Looking at Mattapoisett through our 2017 eyes, we realize that many of our modern cities are trying to incorporate those Mattapoisett values. We’re aiming at racial and cultural diversity. We have bike lanes in city streets. Green spaces and community gardens. Recycling programs, solar and wind power, cleaner water. The High Line Park in New York City.
So now Connie has a sort of escape from the asylum. In a visit about halfway through the book, she enters a meeting in which Luciente and the others are discussing people like her. They’re nearly all “crazy” people. “At certain cruxes of history,” a character says, “forces are in conflict. Technology is imbalanced. Too few have too much power.” A bit later, Connie learns that there was a thirty-years’ war fought by ordinary people that led to a revolution that led to Mattapoisett. But, says Luciente, “we’re struggling to exist.” It’s people like Connie—“crazy” people who sound saner than the attendants in the asylums—that are on the edge of time and can perhaps turn society toward Mattapoisett values.
And then Dr. Redding arrives with experimental equipment that will change “crazy” people’s brain function to “normal.” He and his team are clichéd control-freak physician-scientist-businessmen—think Nurse Ratched+Gordon Gekko on steroids—with no emotional affect except some semi-concealed fear of the crazy patients into whose heads they insert electrodes and tiny radios. Connie is interviewed and selected to be a “participant.” She can’t allow this to happen to her! But the selected patients are moved to a New York hospital, where their heads are shaved and tiny “machines” are inserted into their brains. Now the doctors can control their mood with a push of a button.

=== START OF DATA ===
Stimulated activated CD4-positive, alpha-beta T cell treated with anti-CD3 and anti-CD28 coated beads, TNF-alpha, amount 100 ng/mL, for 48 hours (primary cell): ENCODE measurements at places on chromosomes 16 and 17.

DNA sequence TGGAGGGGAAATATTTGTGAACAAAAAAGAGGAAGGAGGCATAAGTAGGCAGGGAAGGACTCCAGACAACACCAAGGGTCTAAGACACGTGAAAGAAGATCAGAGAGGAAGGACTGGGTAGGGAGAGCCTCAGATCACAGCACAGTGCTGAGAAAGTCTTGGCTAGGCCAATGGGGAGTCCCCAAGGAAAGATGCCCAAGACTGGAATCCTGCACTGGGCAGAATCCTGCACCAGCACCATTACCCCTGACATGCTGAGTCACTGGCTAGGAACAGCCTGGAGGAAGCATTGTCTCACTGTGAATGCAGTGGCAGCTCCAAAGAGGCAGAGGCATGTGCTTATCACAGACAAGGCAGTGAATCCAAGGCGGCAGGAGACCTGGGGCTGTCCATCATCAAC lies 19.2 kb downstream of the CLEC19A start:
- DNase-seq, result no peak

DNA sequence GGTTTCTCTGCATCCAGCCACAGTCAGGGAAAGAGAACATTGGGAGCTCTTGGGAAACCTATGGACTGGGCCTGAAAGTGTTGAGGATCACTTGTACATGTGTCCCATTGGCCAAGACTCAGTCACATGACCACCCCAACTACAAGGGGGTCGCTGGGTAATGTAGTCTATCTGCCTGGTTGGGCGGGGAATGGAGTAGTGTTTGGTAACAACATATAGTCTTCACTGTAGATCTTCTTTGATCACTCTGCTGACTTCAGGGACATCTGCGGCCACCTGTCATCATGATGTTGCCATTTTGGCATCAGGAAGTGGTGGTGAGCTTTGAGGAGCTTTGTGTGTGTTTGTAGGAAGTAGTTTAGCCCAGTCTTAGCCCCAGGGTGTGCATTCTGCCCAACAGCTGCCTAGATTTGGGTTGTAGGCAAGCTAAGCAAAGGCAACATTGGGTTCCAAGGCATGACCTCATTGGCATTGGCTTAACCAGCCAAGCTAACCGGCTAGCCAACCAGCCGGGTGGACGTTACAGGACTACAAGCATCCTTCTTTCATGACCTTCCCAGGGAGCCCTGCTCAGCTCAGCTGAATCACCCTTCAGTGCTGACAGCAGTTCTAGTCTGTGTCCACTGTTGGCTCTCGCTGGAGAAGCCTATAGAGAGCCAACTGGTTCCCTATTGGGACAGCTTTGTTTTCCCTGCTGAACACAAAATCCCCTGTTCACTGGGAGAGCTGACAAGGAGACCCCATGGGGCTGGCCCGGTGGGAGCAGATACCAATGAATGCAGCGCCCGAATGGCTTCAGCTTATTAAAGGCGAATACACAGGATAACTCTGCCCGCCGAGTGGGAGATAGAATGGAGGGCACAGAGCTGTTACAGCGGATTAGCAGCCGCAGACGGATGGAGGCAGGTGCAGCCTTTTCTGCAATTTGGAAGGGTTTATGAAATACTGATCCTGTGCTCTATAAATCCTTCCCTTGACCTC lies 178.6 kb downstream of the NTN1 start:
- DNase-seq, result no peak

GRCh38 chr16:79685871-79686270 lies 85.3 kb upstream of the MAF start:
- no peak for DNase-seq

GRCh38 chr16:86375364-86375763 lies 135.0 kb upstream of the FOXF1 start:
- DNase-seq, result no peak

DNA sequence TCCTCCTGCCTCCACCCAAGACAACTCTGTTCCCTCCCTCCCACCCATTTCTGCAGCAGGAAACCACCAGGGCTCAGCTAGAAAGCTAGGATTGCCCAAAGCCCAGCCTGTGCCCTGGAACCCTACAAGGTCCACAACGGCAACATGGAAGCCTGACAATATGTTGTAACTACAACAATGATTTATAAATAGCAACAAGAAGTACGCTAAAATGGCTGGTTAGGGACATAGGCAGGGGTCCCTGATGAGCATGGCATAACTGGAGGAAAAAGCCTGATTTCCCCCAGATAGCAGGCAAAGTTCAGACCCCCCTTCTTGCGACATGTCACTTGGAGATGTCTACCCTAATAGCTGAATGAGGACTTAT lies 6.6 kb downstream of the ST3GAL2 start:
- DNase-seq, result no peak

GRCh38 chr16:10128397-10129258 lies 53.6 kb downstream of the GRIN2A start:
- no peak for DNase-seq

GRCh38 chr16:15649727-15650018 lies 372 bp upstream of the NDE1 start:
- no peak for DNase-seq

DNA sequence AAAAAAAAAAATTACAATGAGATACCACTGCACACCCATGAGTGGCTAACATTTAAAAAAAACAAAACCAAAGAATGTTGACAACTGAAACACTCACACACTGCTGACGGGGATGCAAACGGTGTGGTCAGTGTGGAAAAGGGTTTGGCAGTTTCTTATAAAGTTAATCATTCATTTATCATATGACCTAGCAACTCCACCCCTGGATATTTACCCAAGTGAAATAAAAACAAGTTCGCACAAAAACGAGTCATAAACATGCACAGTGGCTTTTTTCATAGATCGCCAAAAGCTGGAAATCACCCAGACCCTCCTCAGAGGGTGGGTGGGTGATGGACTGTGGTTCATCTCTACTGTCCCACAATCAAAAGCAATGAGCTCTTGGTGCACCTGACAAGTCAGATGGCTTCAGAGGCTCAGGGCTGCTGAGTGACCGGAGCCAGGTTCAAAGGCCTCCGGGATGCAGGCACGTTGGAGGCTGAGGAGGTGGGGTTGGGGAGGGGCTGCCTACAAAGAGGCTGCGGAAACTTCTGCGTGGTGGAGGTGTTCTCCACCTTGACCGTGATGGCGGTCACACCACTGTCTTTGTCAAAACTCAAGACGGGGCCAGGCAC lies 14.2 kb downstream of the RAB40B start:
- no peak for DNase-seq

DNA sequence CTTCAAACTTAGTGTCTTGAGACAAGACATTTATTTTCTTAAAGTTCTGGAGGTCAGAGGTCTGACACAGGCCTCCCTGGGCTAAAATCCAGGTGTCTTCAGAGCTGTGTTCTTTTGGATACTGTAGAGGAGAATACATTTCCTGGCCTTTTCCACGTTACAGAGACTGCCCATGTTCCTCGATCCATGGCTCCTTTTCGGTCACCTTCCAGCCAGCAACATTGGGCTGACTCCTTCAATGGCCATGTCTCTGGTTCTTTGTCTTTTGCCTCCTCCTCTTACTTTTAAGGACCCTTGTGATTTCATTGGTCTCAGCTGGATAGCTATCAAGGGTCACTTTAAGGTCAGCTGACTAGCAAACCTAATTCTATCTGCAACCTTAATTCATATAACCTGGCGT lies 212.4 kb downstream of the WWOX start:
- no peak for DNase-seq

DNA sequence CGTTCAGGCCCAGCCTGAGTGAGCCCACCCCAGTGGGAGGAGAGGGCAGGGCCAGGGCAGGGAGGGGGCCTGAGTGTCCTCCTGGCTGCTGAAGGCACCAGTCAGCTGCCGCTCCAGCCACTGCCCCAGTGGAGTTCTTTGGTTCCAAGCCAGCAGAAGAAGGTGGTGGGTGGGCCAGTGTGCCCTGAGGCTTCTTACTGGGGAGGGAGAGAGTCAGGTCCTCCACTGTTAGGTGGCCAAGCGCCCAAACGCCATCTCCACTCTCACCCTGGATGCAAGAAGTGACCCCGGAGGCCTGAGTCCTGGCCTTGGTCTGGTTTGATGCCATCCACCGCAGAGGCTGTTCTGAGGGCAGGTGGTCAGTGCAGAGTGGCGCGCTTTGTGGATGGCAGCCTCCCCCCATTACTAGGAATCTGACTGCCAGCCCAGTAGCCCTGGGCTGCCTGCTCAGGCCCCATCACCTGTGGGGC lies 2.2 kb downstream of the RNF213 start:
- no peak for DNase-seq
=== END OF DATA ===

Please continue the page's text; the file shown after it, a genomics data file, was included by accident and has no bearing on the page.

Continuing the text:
During this time, Connie cannot connect with Luciente, however much she tries. Instead, she arrives one night in a different future: the windowless room of a woman named Gildina, who has been surgically engineered to be a sex toy (huge breasts, tiny feet, minuscule intellect) and who eats packets of food made from coal, algae, wood by-products, and artificial flavors. When Connie asks Gildina if she ever goes outside, say, for a walk, Gildina replies that the outside is full of air and “you can’t see through air.” Connie is nearly captured when a huge eunuch bursts into Gildina’s room.
Spoiler alert: When Connie gets back to the hospital, she can still think for herself. She sees that she is now “enlisted in Luciente’s army” and makes a huge sacrifice to help the good future hopefully arrive and survive.
BIO: Barbara Ardinger, Ph.D. (barbaraardinger.com), is the author of Secret Lives, a novel about crones and other magical folks, Pagan Every Day, a unique daybook of daily meditations, and other books. She really enjoys writing her monthly blogs for FAR. Her work has also been published in devotionals to Isis, Athena, and Brigid. Barbara’s day job is freelance editing for people who have good ideas but don’t want to embarrass themselves in print. To date, she has edited more than 400 books, both fiction and nonfiction, on a wide range of topics. She lives in Long Beach, California, with her rescued calico cat, Schroedinger.